Try saying: “Hey, I get it. We can all have an off day or be in a bad mood for no good reason but it feels strange just hanging out without you, pretending nothing is wrong when clearly we’re not talking as easily as we were yesterday. I’m just going to give you space. I hate being nagged when I am annoyed or frustrated. I don’t want to annoy you like that.”
Then, go and take care of yourself.
Don’t text that man!
Go off, take care of you. Call a friend. Get in a workout. Blow off steam with some music. Distract yourself with something you enjoy until you can calm down and go back to the situation without anxiety.
Check in with yourself.
Are you feeling calmer? What do you need? Just because he’s denying that there is a problem or is saying that he doesn’t want to talk about it doesn’t mean he’s holding all the cards but I know it feels that way.
Think about what your boundaries are here.
What are you willing to tolerate? What are you willing to put up with? It might not be ok with you that he just periodically disconnects, shuts down, and shuts you out. You get to say so. You get to have a boundary around that.
Check back in.
There’s no definite amount of time for this. Sometimes it’s an overnight. Sometimes, it’s half a day. Sometimes it’s two days. You have to trust your gut and perspective on the circumstance.
Since you have taken the time to calm down and gain perspective, yourself, you should be able to sense what feels appropriate:
“Hey, I hope it helped that I just let you be. I wanted to give you some time without pressuring you. Was that helpful…. Was something up, after all? Did you figure out what caused the shift?…..Do you feel ready to hang out again?”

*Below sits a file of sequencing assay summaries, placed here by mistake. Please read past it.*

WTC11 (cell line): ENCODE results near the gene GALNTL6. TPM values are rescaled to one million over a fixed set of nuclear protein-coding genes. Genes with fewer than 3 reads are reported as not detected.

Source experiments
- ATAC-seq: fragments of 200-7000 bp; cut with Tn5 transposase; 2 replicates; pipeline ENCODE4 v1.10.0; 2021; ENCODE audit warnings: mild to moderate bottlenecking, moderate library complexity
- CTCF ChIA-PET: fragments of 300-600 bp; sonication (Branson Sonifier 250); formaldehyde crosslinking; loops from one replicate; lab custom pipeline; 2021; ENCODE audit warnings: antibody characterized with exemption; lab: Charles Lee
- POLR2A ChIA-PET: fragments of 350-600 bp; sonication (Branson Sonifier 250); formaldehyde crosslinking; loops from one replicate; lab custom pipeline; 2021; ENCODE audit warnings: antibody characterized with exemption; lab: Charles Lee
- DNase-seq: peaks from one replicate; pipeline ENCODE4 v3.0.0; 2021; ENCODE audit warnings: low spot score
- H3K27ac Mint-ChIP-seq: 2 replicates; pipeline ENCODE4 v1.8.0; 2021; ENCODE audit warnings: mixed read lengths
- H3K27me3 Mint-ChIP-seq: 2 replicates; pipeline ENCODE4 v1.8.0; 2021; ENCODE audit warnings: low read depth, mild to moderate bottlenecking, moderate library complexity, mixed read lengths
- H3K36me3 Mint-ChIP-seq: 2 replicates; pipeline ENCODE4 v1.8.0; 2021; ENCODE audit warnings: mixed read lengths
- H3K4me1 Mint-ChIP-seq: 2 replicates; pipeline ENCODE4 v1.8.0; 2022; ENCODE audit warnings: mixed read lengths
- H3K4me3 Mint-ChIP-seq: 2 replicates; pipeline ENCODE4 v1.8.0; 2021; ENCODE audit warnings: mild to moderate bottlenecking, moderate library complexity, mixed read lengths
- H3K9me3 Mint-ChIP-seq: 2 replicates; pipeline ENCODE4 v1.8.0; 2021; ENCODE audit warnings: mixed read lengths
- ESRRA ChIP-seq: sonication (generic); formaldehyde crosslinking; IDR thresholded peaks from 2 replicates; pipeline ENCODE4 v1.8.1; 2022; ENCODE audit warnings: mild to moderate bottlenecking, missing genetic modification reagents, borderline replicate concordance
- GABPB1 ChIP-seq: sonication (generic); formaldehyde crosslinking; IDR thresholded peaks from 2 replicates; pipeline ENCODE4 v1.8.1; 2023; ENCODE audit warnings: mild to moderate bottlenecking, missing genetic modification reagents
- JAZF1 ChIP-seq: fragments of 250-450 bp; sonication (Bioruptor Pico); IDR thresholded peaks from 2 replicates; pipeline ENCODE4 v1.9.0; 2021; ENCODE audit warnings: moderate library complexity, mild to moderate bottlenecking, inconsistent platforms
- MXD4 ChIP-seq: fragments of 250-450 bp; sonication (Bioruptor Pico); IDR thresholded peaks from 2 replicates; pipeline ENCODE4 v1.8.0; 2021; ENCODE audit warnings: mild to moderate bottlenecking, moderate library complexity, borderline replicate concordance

Let this be a conversation.
Listen to his answers before jumping in with your next response. Avoid problem solving unless he asks you for your opinion. In fact, ask him if he wants your help in problem solving. He might not be there yet.
You might have expectations or needs for checking back in.
Nothing is more frustrating or feels more out of control than when someone checks out and then suddenly just goes back to normal without checking back in, acknowledging the disconnect, or explaining what was going on.
So many women in this place get afraid that if they say anything, he’ll just go away again so they let it pass, say nothing, and let things move along.
You exist in this relationship and you get to have a boundary.
“Hey, I know you think I’m making a big deal out of nothing here. I get that you’re telling me that nothing’s wrong. You might even think this is all my imagination but I feel a shift here and before we get to the hanging out part of this evening, I need:__
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You might just need him to validate that he did, in fact, disconnect. You might not need him to know why. You might need him to know what it makes you think and feel like when you does that.
You might need him to do a better job communicating in the future that he needs some space or just wants to be alone.
You can’t control him, only your response to him.
At the end of the day, he doesn’t have to tell you anything but if he can’t meet your needs around this, you’ve hit a roadbloack and it’s your call as to where you go next and only you can decide that.
Men get quiet for all kinds of reasons.
Sometimes they really are tired. Sometimes, they really do just need to zone out and not talk. Sometimes, they do get frozen with work stress.
They may have no clue what’s bothering them or they may be wrestling with depression, fears of intimacy, or worries about the future.
Don’t act like you’re the problem until he tells you that you are. Don’t assume that you know him better than he knows himself. Do your best to be open, curious, and accepting. Assure him that you are on his side and available if he needs you.
However, if he doesn’t reach back, you have to decide what does or doesn’t work for you and what you’ll need to do going forward.